Saturday, 15 January 2011
The good oil
This is not Sydney Royal Botanic Gardens' olive plantation. We have ten trees on a lawn overlooking the Herb Garden. Planted in 1995, they began to fruit a couple of years ago.
There are 33 species of Olea, including one native Australian species Olea paniculata, and hundreds of European Olive cultivars. Although European Olive (Olea europeaea subspecies europea) has become a weed in abandoned orchards in places such as the Adelaide region, it is the African Olive (Olea europaea subspecies cuspidata) that causes havoc in the native bush around Sydney.
African Olive was introduced into Australia for ornamental purposes, as a garden specimen or hedge plant rather than as a horticultural crop (although it was trialled, unsuccessfully, as rootstock for European Olive). It’s a declared noxious weed in New South Wales and South Australia. You can pick it from the European Olive by the hooked leaf tips and the green or brownish (rather than whitish) under surface of the leaves.
In a very Ark like manner (although I'm aware from QI that not everything in the fabled Ark was paired), our olive grove has two of a few of the more interesting, and relatively environmentally safe, cultivars of Olea europea.
There is the ‘Manzanillo’, a classical Spanish olive, and a heavy bearer of fruit that travels well (i.e. it is resistant to bruising). This one is good for oil, as well as green and black pickling.
The ‘Mission’, grown commonly at old missions in California, is more cold resistant but has smaller fruit on a taller tree – and is therefore difficult to harvest – plus a susceptibility to a fungal disease called Peacock Spot. We’ll keep this one regularly pruned to keep the tree open and well ventilated.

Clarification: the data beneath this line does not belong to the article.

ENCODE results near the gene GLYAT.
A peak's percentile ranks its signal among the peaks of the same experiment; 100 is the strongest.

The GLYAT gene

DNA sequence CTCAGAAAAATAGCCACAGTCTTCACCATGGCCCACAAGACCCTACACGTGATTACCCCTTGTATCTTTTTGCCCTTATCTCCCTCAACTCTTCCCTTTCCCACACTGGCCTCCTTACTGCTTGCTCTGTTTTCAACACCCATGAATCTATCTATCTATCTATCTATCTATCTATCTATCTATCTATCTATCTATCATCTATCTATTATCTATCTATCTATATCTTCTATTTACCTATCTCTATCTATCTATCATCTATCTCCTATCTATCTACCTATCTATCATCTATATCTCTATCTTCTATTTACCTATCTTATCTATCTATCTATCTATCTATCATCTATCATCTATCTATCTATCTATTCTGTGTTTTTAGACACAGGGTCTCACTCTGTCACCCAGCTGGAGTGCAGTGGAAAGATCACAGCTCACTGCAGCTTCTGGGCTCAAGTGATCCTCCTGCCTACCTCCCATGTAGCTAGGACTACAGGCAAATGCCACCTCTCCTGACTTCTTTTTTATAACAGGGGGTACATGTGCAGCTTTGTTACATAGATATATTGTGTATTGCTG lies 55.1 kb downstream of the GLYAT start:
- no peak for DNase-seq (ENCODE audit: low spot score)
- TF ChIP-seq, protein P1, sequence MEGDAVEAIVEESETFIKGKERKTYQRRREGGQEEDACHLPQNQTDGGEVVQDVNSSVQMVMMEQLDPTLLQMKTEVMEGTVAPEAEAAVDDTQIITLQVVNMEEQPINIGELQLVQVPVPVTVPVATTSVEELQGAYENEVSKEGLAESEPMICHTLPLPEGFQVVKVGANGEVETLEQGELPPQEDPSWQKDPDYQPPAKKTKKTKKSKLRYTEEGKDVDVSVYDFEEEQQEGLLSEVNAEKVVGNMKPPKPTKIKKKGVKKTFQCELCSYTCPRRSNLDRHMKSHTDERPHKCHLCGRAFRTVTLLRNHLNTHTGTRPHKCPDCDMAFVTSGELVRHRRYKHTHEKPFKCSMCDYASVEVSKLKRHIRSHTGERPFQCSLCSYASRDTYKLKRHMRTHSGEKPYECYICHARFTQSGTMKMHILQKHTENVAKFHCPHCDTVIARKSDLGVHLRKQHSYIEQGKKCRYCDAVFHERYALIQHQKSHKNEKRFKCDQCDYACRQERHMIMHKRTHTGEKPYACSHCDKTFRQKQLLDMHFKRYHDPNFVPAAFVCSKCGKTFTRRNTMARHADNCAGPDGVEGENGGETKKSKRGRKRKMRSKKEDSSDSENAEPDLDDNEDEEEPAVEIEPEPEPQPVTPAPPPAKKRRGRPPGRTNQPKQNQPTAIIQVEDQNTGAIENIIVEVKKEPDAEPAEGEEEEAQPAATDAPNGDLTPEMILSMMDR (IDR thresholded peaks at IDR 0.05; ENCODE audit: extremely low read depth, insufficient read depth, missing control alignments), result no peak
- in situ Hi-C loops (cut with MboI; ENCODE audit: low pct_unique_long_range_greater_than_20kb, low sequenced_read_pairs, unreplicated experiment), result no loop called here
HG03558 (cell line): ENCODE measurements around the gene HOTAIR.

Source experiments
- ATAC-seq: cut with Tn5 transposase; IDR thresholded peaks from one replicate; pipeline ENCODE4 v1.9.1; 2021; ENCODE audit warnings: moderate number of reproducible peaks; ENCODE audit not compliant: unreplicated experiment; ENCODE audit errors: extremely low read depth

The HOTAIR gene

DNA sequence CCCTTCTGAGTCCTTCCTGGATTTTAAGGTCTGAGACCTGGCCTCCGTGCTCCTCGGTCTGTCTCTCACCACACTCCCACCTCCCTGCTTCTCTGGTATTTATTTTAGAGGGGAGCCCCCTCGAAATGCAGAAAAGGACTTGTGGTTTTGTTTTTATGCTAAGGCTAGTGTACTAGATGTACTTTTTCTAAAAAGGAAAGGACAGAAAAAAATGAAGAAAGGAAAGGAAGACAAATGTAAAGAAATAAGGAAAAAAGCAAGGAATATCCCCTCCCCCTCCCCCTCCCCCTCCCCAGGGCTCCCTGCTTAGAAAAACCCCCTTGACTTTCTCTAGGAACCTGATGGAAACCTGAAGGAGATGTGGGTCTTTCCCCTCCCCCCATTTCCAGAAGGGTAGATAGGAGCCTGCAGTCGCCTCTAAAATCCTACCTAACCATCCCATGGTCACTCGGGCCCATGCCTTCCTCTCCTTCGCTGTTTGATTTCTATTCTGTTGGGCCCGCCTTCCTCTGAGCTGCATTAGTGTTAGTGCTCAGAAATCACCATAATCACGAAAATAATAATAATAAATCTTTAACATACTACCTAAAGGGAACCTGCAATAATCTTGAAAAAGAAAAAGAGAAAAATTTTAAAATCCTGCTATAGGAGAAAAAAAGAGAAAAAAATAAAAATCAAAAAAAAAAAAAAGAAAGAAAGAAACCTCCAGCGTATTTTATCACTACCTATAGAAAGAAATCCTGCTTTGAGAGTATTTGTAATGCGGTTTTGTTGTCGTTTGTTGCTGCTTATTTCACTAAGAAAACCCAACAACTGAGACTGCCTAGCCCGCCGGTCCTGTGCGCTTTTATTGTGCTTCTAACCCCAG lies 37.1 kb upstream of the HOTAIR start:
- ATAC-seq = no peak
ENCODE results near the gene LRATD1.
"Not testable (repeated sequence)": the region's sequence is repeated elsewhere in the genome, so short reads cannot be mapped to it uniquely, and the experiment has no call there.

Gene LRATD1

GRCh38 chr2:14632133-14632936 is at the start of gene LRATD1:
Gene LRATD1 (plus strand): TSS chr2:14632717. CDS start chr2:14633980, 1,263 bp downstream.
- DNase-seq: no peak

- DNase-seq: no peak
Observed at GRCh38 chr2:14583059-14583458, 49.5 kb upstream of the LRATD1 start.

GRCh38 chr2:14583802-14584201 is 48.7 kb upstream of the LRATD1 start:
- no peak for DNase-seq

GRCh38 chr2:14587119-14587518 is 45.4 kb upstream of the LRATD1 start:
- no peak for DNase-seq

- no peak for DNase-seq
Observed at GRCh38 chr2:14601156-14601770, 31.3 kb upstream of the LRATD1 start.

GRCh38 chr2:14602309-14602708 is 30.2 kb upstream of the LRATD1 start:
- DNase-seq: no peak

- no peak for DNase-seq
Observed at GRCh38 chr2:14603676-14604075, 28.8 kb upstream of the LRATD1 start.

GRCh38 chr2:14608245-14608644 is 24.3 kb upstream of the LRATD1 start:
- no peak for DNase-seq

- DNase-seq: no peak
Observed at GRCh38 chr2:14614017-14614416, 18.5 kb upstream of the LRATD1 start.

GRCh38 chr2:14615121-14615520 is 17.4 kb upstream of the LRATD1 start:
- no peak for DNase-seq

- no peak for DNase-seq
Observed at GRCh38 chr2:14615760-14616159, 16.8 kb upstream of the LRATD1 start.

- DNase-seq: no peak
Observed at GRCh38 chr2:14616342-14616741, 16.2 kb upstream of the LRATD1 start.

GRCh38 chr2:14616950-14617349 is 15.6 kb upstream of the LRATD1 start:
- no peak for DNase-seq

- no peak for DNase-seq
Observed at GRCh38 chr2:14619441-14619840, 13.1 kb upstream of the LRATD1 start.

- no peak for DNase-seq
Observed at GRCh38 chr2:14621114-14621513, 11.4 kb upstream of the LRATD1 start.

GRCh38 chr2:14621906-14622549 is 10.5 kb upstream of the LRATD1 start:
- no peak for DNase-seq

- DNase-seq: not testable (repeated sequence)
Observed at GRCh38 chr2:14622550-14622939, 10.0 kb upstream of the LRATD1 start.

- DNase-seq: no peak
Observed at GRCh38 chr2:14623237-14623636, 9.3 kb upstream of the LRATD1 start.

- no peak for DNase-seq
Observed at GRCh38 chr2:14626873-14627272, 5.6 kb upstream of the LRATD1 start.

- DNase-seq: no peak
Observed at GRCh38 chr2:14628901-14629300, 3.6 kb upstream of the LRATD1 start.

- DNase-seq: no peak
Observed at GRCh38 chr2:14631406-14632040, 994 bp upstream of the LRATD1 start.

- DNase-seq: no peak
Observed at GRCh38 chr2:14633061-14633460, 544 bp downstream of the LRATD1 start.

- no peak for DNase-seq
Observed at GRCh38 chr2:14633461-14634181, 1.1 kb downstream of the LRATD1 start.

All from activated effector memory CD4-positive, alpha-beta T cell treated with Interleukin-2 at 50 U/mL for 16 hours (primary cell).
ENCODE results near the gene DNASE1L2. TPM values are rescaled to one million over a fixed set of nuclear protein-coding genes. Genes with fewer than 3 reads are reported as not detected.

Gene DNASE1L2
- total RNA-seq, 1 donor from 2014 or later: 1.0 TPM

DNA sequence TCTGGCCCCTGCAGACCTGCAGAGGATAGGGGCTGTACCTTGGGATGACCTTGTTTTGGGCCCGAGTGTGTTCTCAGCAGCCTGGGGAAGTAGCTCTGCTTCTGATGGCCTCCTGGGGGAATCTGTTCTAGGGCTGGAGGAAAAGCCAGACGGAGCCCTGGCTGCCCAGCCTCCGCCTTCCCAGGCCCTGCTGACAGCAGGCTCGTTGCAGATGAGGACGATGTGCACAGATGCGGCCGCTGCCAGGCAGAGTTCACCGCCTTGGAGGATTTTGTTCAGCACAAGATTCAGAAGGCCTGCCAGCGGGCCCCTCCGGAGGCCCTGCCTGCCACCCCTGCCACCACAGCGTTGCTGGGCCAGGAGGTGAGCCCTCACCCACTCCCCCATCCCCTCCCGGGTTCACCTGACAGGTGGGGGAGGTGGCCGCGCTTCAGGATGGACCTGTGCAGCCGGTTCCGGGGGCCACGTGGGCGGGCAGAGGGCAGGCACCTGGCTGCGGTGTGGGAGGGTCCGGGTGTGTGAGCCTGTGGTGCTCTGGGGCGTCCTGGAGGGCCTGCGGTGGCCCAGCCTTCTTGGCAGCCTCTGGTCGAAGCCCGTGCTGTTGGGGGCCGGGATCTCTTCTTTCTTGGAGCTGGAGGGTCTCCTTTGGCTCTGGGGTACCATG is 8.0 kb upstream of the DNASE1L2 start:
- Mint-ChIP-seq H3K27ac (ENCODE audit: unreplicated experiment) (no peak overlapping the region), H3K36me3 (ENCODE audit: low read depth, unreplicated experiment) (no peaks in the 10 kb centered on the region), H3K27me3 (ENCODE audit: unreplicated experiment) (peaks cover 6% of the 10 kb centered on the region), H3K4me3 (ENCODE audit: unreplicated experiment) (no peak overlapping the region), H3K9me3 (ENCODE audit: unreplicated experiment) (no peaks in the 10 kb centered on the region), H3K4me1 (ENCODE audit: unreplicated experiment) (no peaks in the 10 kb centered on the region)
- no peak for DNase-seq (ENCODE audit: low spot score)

‘Sevillano’ is often sold as the Queen Olive. It produces loads of large fruit, but the oil content is low and the flesh considered poor quality. You’ll find it in Sicilian style salt-brine cured olives and in many cans of olives.
Uc13a6 hasn’t yet been given a romantic name. It’s a selection by the University of California from ‘Tafahi’, an Egyptian cultivar, and should be well suited to hot climates. The profusely produced fruits are large, round and fleshy.
Our fifth and final cultivar is the mainstay of the olive industry in Australia. ‘Verdale’ was originally bred in France but I think we have the South Australian Verdale. It produces medium-sized, good quality fruit, and good yields, and the low spreading tree is easy to pick from.
There are lots we don’t grow of course, including my favourite eating olive, the Kalamata, which can be a little temperamental to grow in the Australia.
Watch out though, olive oil has some competitors. In 2007 there was a report of a new ‘wonder peanut’ being harvested in the USA which reportedly not only provided greater health benefits, it gave growers better yields and a longer product shelf life. But did it taste as good as olive oil? We need to know the answer to that question before we attempt a peanut farm at the Royal Botanic Gardens.
Image: Olive plantations not in Sydney's Royal Botanic Gardens, but in Avignon, in southern France. *This posting is from the Radio Archives (May 2008).